Photo by Shirley Nadeau This statue of Louis Hébert, located in Parc Montmorency, is dedicated to the memory of Louis Hébert (top), his wife Marie Rolette (right) and their son-in-law Guillaume Couillard (left), who were among the earliest settlers in Quebec City. Hébert is considered to be the first European apothecary and the first European farmer in the region.

Monumental Views – The story behind the statue of Louis Hébert

Shirley Nadeau

This large monument of Louis Hébert, his wife Marie Rolette and their son-in-law Guillaume Couillard is located in Parc Montmorency, on a section of the first farm in New France. The monument, located on Rue Port Dauphin in the Old City, was inaugurated on this site with great pomp on Sept. 3, 1918, with many dignitaries and crowds in attendance.

Hébert (1575-1627), a Parisian apothecary, made his first voyage to America in 1606–1607, landing at Port-Royal in Acadia (N.S.), along with his cousin Pierre Dugua de Mons, who was featured in the first of this series of “Monumental Views” in the May 3, 2023, edition. 

Hébert returned to Port-Royal with his wife and remained from 1610 to 1613, but trouble in the colony forced them to return to France. 

Samuel de Champlain, who founded Quebec City in 1608, saw a desperate need for medical service and agricultural self-sufficiency for Quebec. He had met Hébert during the earlier expedition to Port-Royal and recognized his outstanding qualities.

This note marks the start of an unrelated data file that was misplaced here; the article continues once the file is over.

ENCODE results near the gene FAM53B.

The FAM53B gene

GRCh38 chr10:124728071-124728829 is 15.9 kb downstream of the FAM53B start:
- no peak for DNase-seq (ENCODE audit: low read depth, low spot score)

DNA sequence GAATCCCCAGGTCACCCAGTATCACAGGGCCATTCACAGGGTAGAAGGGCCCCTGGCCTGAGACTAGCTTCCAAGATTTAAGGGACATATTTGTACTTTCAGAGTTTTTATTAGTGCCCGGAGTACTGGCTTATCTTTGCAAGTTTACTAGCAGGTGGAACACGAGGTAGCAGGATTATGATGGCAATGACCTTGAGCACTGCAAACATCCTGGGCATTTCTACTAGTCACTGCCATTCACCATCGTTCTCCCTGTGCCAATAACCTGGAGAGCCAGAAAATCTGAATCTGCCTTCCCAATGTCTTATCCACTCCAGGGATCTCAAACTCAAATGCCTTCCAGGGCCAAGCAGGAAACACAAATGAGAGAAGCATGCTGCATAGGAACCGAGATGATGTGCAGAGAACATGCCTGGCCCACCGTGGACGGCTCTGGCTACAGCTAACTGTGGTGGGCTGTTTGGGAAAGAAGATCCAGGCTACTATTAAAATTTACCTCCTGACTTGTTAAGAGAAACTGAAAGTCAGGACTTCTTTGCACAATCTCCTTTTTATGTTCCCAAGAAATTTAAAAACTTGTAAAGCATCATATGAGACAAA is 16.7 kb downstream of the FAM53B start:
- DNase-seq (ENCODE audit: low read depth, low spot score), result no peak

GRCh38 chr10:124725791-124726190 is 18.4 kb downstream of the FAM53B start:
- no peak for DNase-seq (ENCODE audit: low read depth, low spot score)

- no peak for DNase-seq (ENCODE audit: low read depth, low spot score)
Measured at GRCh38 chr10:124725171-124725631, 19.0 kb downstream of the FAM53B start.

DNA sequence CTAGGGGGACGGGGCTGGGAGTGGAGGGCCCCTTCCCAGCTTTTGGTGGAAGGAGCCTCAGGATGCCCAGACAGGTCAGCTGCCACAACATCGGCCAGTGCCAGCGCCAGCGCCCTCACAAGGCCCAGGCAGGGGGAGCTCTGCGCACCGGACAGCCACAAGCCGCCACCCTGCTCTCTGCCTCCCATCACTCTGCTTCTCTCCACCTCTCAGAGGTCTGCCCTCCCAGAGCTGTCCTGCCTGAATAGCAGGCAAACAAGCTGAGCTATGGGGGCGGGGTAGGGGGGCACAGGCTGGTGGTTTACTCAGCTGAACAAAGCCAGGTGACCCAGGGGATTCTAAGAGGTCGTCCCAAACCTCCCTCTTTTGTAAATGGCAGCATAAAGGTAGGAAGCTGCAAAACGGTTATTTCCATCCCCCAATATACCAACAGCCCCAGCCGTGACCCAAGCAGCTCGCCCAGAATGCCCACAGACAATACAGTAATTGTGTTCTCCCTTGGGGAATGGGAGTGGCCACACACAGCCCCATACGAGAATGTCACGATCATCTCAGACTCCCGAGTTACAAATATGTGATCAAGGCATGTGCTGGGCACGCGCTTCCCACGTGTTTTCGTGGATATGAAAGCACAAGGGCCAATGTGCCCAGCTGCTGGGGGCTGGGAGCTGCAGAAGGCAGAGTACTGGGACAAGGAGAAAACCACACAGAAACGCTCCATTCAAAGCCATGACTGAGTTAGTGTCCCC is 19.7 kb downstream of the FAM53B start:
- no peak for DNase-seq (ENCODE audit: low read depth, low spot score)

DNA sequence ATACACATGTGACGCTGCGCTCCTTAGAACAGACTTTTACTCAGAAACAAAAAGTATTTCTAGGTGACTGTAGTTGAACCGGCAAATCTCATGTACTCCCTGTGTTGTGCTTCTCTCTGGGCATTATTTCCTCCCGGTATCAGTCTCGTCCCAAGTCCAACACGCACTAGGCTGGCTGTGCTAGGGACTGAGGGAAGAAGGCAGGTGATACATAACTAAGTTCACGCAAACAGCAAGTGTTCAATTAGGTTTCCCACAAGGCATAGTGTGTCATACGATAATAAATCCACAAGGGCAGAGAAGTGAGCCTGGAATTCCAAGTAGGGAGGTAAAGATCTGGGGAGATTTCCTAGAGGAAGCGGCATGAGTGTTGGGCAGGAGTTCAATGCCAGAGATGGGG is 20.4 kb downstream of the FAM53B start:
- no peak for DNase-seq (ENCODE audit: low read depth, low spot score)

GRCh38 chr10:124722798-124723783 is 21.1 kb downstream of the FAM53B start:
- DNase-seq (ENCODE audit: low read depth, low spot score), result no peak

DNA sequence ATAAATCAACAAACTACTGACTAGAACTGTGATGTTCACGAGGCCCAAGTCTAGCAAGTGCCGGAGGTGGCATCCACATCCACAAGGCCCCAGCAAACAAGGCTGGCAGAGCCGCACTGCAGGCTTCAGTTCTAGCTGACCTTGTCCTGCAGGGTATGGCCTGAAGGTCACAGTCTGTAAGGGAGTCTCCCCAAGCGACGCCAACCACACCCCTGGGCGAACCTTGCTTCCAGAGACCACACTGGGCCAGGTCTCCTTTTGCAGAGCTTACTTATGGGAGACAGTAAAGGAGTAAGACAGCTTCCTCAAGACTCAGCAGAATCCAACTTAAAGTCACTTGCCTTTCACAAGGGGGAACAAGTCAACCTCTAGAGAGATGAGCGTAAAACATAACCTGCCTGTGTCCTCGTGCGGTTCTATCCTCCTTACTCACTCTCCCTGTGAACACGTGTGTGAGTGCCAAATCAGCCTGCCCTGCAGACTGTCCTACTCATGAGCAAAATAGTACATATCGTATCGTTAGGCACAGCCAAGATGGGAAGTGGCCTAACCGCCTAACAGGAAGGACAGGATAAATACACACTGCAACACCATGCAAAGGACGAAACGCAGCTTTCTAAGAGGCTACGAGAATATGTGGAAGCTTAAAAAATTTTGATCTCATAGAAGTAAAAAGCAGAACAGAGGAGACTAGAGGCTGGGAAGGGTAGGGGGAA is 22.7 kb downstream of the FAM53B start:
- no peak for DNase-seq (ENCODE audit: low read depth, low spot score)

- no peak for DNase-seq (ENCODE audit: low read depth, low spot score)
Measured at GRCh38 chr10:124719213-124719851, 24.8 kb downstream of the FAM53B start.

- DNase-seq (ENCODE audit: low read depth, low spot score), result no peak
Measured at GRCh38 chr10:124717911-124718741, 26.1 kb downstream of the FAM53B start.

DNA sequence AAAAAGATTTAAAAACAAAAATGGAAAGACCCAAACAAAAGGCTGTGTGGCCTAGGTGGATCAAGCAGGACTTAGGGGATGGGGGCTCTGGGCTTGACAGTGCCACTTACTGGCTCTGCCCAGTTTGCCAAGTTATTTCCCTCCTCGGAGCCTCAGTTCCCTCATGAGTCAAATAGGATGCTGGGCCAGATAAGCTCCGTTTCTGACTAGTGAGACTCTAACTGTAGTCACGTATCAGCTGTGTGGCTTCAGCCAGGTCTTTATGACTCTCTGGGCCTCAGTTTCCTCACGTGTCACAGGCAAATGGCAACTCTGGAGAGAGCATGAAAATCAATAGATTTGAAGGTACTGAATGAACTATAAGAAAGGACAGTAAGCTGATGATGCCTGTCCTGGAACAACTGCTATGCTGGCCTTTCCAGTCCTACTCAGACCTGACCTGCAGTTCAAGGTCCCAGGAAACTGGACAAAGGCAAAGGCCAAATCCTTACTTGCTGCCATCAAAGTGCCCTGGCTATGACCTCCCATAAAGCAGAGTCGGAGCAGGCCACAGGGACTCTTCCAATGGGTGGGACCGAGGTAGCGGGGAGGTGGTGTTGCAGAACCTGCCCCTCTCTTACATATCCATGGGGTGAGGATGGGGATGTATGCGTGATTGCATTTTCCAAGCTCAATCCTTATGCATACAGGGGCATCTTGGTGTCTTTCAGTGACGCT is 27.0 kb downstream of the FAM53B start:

In 1617, Champlain recruited the couple, along with their three children, and brought them with him to Québec. Settling on a property on Cape Diamond that extended from today’s Parc Montmorency to Rue Couillard and Rue Hébert, they were the first family from Europe to reside permanently in New France. The farm covered the sites occupied today by Notre-Dame Cathedral Basilica and the Petit Séminaire de Québec. Hébert grew grain, vegetables, medicinal plants, and Normandy apple trees. He also tended to the sick, among them Native people, with whom he had friendly ties.

By 1620, Louis’ hard work was finally recognized as having been of great service to the colony; for being the physician and surgeon; for being its principal provider of food; and for having fostered good relationships with the Natives. He was appointed procurator to King Louis XIII, which allowed him to personally intervene in matters in the name of the King. 

In 1623, Louis became the first Seigneur of New France when he was granted the fief of Sault-au-Matelot. In 1626 he was further granted the fief of the St. Charles River in recognition of his meritorious service.

His wife Marie helped work the land, cared for the sick, and preached the Gospel to the Aboriginal population. In 1627, after her husband’s accidental death (he slipped on a patch of ice), she married Guillaume Hubou. She died in 1649. 

Hébert and Rollet’s daughter Guillemette and her husband Guillaume Couillard produced many descendants, including Philippe Couillard, the premier of Québec from 2014-2018. 

Sources: Ville de Québec and Wikipedia

Monumental Views – The story behind the statue of Louis Hébert was last modified: May 24th, 2023 by QCT Editor

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